And fuck yeah, Danny boy! I’ve loved this guy’s work ever since King Arthur: Legend of the Sword. Part of why I love that movie, despite it being batshit insane, is because the music was just so fucking unique and emotional and powerful! I listen to that shit when I work out, when I write, and when I have to occasionally go out into the human world. And now I can add a new score of his to my collection! SQUEE!
One of my favourite songs in the whole film is the Prowler’s theme, specifically when Miles discovers that the terrifying Prowler is really his beloved Uncle Aaron. Holy shit. That song is PERFECTION. I mean, the squawking horror-movie sounds that accompany everyone’s favourite purple Spawn immediately sends chills down the spine, and when the strings and all the other normal-movie-score instruments chime in to squeal the pain and panic Miles is feeling at the discovery that the man he trusts and loves the most in his life is trying to kill him, and helped kill the one person who could have helped him with his new powers!? That whole piece sends chills all through me. I feel that song.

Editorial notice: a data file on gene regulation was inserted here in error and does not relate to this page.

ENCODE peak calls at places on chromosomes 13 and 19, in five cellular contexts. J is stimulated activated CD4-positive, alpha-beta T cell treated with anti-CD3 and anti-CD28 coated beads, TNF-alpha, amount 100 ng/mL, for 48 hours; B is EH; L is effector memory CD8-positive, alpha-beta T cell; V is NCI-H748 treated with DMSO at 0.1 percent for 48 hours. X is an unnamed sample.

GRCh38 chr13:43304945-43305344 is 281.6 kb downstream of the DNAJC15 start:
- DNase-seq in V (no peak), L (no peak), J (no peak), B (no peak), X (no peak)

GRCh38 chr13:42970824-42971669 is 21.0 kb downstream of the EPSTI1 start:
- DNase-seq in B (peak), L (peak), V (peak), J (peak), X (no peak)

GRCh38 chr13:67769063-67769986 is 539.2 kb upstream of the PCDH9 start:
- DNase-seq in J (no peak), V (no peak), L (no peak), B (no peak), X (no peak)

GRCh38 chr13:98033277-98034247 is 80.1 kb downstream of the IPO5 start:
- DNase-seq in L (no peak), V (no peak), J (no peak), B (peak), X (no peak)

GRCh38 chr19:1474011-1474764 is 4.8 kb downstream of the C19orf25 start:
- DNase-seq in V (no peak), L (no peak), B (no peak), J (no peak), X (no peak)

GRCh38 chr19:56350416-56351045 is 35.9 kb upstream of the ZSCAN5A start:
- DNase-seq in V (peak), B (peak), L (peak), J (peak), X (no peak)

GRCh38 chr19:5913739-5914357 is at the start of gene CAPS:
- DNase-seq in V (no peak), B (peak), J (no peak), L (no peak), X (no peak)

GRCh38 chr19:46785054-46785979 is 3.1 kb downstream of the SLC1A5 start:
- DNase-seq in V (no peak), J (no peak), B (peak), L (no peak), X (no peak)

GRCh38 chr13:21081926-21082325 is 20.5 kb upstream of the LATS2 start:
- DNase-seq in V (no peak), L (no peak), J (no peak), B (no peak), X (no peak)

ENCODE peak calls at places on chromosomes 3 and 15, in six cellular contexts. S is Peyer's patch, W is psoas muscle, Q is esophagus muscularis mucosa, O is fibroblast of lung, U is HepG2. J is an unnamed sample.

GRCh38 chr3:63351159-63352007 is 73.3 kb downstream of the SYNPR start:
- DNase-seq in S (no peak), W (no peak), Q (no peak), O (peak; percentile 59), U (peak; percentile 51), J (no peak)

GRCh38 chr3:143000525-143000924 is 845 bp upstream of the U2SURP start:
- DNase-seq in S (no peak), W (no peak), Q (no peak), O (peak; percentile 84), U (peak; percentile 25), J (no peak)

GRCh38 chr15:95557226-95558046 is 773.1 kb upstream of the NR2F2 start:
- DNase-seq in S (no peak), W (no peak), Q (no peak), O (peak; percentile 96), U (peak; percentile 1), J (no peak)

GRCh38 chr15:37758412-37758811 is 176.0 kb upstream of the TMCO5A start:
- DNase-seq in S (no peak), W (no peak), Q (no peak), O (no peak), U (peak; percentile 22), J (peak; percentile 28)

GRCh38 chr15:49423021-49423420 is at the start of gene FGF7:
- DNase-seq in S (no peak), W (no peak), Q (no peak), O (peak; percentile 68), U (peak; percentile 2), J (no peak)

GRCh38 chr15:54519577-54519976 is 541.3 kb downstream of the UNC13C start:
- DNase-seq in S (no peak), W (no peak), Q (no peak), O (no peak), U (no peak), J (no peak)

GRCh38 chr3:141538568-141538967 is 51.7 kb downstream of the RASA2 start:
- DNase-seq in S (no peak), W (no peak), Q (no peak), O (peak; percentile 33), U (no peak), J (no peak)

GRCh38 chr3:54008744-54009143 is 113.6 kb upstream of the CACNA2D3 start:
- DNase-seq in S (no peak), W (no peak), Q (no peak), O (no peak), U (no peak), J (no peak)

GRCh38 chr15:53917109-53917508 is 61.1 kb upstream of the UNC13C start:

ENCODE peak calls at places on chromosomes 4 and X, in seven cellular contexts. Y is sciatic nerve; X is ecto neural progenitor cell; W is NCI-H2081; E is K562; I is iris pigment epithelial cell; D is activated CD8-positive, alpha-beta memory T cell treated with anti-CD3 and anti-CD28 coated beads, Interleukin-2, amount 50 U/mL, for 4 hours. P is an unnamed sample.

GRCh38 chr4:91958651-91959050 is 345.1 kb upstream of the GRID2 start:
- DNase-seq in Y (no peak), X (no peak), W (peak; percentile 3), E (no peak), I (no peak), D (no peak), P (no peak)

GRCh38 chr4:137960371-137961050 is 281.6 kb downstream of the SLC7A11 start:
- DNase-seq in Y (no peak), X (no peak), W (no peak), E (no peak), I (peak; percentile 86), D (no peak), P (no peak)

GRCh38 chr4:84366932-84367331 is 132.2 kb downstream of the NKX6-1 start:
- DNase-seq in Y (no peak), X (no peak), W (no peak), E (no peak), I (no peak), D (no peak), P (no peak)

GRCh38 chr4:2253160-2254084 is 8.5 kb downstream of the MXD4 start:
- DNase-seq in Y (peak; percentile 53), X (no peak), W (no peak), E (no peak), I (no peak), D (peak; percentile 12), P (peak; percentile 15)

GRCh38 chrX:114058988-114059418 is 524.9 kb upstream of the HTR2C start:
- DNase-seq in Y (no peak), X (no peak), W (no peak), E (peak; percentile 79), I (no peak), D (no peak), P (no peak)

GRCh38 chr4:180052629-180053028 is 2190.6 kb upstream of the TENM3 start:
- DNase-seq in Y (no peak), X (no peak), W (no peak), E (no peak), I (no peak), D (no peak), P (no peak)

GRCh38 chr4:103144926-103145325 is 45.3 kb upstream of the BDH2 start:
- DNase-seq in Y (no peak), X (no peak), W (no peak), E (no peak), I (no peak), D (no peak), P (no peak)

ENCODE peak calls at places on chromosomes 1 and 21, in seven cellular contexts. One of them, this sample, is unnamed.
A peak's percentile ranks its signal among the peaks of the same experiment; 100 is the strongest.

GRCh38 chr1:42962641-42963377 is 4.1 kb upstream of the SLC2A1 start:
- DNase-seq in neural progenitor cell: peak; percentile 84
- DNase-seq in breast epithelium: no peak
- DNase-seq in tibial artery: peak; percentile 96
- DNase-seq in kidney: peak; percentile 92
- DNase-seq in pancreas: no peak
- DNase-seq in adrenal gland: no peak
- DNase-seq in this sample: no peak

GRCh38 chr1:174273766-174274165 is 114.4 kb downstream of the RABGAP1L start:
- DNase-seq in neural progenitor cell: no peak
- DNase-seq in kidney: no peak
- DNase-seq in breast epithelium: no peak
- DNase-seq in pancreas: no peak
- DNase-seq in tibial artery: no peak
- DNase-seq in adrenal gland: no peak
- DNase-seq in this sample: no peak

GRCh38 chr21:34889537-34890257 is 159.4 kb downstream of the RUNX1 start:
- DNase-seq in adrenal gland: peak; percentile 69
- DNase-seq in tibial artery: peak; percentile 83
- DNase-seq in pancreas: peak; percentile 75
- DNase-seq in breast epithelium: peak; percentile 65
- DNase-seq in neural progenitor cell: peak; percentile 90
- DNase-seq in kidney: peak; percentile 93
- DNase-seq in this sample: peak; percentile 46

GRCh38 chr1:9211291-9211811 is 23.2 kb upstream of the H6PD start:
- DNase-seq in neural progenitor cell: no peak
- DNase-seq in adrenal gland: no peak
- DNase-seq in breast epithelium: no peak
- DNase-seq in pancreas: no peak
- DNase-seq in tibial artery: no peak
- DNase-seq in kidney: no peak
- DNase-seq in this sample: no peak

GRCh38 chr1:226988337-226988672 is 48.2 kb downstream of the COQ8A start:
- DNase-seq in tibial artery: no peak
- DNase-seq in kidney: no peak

And most of the soundtrack is like this too! Based on the scene and the characters in it, the music will change tempo and style while still feeling like it’s all part of the same movie. It enhances the experience so much.
Even the inclusion of popular music is well done! Like I said earlier, it bleeds so well into the film’s real score that it’s hard to remember that it’s not all the same thing. And I love how it features many different, unique, and diverse artists. I saw that the description of the official movie soundtrack even celebrated this fact, saying that the idea to add a menagerie of different sounds by different artists was intentional, as it reflects the film and how it introduces a diverse cast of Spider-Men. I mean, you just have to appreciate their attention to detail.
One tiny thing (that might not even be a problem, once the film makes it to DVD), some of the sound mixing is a little off during the final fight, and it can be hard to hear dialogue over the music. Pinkie and I only noticed it with two lines, and they seemed like throw-away quips anyway so it’s not like you’re missing out on anything important because the music drowns them out.
- Memorability – A+
- Tone – A+
Again, it’s really REALLY good! The voice talent they got for this movie is phenomenal, especially with Mahershala Ali as Uncle Aaron. HOLY CRAP that man can act, and he was perfect as Miles’ cool and rebellious uncle.